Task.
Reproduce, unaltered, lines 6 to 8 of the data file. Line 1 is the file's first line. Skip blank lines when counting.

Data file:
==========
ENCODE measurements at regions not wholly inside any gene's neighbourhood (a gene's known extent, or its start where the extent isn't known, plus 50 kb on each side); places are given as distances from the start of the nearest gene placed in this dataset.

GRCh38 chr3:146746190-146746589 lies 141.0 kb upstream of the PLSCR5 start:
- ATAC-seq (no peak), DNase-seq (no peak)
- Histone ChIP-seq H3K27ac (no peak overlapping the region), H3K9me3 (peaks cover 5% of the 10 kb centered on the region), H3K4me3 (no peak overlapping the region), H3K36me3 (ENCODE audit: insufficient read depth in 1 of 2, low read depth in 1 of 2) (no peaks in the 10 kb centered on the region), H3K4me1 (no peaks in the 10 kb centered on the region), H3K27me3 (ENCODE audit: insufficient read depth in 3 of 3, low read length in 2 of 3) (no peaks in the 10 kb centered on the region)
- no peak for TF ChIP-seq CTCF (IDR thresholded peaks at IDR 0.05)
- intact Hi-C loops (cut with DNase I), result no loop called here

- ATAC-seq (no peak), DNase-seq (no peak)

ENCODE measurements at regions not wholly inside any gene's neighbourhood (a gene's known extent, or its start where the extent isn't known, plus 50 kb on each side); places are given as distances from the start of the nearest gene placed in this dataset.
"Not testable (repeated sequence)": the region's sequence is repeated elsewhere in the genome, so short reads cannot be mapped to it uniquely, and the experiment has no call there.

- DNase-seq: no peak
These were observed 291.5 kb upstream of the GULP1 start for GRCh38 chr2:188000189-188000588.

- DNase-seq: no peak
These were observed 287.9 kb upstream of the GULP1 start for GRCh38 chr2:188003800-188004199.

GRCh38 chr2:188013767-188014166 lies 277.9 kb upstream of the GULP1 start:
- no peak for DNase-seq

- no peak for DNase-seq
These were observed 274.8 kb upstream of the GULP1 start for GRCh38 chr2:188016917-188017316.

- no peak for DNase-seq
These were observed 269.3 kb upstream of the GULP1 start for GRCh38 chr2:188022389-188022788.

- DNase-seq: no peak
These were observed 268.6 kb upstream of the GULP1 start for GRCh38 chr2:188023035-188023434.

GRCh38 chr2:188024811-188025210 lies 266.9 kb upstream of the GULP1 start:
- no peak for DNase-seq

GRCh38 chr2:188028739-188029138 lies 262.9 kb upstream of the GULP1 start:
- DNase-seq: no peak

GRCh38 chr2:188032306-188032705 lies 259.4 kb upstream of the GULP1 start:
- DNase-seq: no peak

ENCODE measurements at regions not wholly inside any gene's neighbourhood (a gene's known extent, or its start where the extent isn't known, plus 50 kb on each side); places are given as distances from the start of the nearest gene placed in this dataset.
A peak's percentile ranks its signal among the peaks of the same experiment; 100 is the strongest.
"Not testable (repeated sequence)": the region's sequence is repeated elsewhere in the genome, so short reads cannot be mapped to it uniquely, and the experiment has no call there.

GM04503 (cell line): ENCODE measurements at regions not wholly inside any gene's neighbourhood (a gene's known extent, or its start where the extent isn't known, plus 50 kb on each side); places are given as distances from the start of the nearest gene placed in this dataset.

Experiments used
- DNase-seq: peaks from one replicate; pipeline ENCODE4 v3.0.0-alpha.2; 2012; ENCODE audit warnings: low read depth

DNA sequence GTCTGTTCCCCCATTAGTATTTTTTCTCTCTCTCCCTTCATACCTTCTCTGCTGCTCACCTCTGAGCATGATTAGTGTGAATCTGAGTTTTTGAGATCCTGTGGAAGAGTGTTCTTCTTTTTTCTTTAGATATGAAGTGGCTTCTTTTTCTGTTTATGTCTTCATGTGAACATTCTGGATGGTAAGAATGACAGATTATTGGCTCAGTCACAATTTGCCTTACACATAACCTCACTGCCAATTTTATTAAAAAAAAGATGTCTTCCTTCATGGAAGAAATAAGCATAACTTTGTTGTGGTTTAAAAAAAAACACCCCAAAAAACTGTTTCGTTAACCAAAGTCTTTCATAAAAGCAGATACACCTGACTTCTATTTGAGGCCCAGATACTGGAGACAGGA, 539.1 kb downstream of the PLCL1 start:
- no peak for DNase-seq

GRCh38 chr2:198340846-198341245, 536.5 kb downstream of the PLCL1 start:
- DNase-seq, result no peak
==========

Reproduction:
- intact Hi-C loops (cut with DNase I), result no loop called here

- ATAC-seq (no peak), DNase-seq (no peak)

ENCODE measurements at regions not wholly inside any gene's neighbourhood (a gene's known extent, or its start where the extent isn't known, plus 50 kb on each side); places are given as distances from the start of the nearest gene placed in this dataset.